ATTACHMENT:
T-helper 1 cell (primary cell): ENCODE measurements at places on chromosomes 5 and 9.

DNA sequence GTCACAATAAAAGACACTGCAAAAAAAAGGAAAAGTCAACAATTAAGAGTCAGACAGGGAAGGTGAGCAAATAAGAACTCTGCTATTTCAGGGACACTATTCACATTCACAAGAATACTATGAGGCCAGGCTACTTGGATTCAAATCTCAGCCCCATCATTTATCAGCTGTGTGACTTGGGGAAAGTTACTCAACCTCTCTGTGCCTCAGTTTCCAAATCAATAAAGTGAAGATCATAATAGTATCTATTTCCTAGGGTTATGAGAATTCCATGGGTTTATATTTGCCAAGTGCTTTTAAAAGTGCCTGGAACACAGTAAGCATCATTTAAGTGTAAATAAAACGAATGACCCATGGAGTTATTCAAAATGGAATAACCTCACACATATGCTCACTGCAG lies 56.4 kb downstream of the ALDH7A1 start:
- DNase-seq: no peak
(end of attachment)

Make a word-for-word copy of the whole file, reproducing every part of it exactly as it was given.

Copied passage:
T-helper 1 cell (primary cell): ENCODE measurements at places on chromosomes 5 and 9.

DNA sequence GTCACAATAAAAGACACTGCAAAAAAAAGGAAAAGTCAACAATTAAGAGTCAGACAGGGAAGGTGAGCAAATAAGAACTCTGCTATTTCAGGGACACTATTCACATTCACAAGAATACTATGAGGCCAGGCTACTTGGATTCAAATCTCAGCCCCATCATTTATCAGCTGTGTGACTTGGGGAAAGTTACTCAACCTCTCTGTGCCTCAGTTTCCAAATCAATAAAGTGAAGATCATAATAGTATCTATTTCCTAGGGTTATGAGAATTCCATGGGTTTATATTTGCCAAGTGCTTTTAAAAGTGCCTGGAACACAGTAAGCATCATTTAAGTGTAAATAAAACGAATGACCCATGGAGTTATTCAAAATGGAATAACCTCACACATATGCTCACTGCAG lies 56.4 kb downstream of the ALDH7A1 start:
- DNase-seq: no peak